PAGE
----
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Two humans (one plastinized) look at each other at the "Körperwelten" exhibition.
Two humans (one plastinized) look at each other at the "Körperwelten" exhibition. (Peter Jaeger / S&S)
Two humans (one plastinized) look at each other at the "Körperwelten" exhibition.
Two humans (one plastinized) look at each other at the "Körperwelten" exhibition. (Peter Jaeger / S&S)
A visiting journalist walks past a basketball player.
A visiting journalist walks past a basketball player. (Peter Jaeger / S&S)
The chess player is one of the highlights of the show.
The chess player is one of the highlights of the show. (Peter Jaeger / S&S)
A dramatic display of a soccer goalie.
A dramatic display of a soccer goalie. (Peter Jaeger / S&S)
Gunther von Hagens, 59, the inventor of plastination of human corpses and the creator of Body Worlds.
Gunther von Hagens, 59, the inventor of plastination of human corpses and the creator of Body Worlds. (Peter Jaeger / S&S)

Learning about the human body has never been this up-close and personal. Since its opening last month in the Frankfurt, Germany, suburb of Fechenheim, the anatomical exhibit, Körperwelten — or “Body Worlds” — has drawn roughly 68,000 visitors and thousands more are expected before the exhibit ends April 18.

Real human bodies as well as a gorilla and a horse are on display, revealing all that lies beneath the skin’s surface. The bodies are preserved using the process of “plastination,” a method invented by Dr. Gunther von Hagens in Heidelberg, Germany, in 1978.

The process, which dehydrates the body and replaces fluids and fat with plastics, retains the natural surface and color of muscles, tissues and organs. There is no odor and “plastinized” bodies can last indefinitely.

Despite the bodies’ realism, however, the exhibit is more likely to amaze than shock visitors, who may believe that what they are seeing are anatomical models rather than cadavers.

Since the first “Body Worlds” exhibit in 1997 in Mannheim, more than 12.5 million people have visited the exhibit, which has appeared in places such as London, Singapore and Korea.

It has not appeared everywhere, however, because of its controversial subject matter. Church officials have called the exhibit “degrading to human dignity” and just last year, Munich’s city council banned it.

In addition, Der Spiegel, a German news magazine, has claimed that von Hagens had processed the bodies of executed Chinese prisoners for his exhibit. According to a spokeswoman for the Institute of Plastination, this report and others forced von Hagens to withdraw last month from a discussion with the Evangelical Church of Frankfurt.

Von Hagens said he created Body Worlds to inform regular people and medical professionals about the human body, but also to entertain. The humor is obvious in some of the displays, which include a man playing a game of chess, a sinewy teacher complete with textbook and chalk, and even a basketball player suspended in midair as if driving for a lay-up.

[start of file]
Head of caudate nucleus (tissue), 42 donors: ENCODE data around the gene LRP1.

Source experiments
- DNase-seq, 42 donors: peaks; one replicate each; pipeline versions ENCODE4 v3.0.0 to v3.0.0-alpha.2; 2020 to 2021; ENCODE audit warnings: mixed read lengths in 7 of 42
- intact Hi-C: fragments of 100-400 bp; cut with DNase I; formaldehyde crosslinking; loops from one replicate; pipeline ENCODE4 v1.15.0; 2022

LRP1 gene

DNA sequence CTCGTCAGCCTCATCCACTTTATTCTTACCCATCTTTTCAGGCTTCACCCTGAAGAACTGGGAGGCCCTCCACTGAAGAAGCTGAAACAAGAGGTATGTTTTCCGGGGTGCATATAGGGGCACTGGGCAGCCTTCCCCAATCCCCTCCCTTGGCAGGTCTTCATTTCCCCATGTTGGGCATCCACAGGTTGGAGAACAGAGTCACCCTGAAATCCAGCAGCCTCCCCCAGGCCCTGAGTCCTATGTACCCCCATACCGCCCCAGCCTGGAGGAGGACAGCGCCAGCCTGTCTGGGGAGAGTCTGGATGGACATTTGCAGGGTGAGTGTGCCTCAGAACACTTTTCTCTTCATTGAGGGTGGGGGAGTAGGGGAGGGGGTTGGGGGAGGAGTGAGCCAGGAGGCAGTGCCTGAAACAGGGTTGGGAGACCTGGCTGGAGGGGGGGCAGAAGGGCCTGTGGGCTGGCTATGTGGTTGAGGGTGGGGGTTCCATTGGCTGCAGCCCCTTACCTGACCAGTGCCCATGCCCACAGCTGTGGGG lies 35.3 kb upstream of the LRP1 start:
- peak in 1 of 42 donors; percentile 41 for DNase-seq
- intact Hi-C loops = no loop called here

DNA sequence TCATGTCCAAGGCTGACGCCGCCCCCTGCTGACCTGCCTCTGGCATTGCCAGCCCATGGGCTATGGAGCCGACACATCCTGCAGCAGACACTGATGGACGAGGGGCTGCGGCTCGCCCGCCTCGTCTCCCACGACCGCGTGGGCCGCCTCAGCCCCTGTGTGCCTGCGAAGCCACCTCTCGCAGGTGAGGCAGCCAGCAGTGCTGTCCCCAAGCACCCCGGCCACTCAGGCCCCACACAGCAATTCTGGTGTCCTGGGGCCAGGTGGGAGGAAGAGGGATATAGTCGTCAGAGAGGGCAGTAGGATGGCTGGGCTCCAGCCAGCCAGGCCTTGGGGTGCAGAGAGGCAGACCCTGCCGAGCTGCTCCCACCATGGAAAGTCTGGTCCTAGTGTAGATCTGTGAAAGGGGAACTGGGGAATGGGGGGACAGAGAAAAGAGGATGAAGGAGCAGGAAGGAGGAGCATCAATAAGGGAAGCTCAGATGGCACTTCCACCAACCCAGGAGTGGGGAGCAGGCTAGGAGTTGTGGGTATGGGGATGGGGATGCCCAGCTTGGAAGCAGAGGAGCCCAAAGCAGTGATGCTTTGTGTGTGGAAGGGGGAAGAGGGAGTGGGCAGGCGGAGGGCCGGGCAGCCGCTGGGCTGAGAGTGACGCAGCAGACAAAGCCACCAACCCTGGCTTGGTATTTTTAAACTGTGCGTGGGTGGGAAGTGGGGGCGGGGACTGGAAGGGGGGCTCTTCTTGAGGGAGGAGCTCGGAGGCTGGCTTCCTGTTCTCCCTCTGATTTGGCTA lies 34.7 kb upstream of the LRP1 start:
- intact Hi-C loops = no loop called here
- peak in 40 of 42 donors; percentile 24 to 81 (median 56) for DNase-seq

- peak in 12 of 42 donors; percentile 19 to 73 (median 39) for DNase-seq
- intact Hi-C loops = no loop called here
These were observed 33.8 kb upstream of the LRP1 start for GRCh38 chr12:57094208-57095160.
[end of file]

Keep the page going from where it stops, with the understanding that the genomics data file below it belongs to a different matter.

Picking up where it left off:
While there are more male specimens in the exhibit than female, women are represented by two specimens, including a woman who was pregnant at the time of her death.

In a room with displays of fetuses of various ages and an entire row of fetuses with congenital defects, lies the woman with her 5-month-old fetus openly exposed, inviting viewers to take a look. None of the bodies is behind glass, making it easy to get as close as one cares to.

In addition to the full body displays, tissues and other organs, such as a liver and lungs can be seen.

According to the audio guide available at the start of the exhibit, a person who smokes a pack of cigarettes a day for a year deposits about a coffee cup of tar in his or her lungs. Paired with the smoker’s lungs and liver on display, it’s enough to make anyone want to pursue a healthier lifestyle, or at least cut back.

The audio guide, which provides 2½ hours of information to accompany the exhibits, can be played in its entirety or at certain points along the tour.

If you go ...

Admission to “Body Worlds” is 12 euros for adults; 9 euros for students up to age 30, senior citizens and the unemployed; and 6 for children.

People who have donated their bodies to Dr. Gunther von Hagens’ Institute for Plastination can present their body donor card and identification at the door for free admission.

The exhibit is in the NAXOS-Event Halle in the east Frankfurt suburb of Fechenheim in the industrial area at 83 Wächtersbacherstrasse.

Follow Autobahn 3 to the Offenbacher Kreuz onto Autobahn 661 and leave at exit 14, following signs to Frankfurt- Riederwald (Ratsweg/ Bundesstrasse 8). On Ratsweg, take the first street to the right into Am Riederbruch and follow signs for the exhibition onto Wächtersbacherstrasse.

The exhibition hall sits off the street a short distance from a parking lot. A big Harley-Davidson dealer is in front of hall.

It is open 9 a.m. to 9 p.m. Sunday through Thursday; 9 a.m. to 11 p.m. Friday and Saturday through April 18.

For more information, go to www.bodyworlds.com.

— Lisa Horn

Migrated

Stripes in 7



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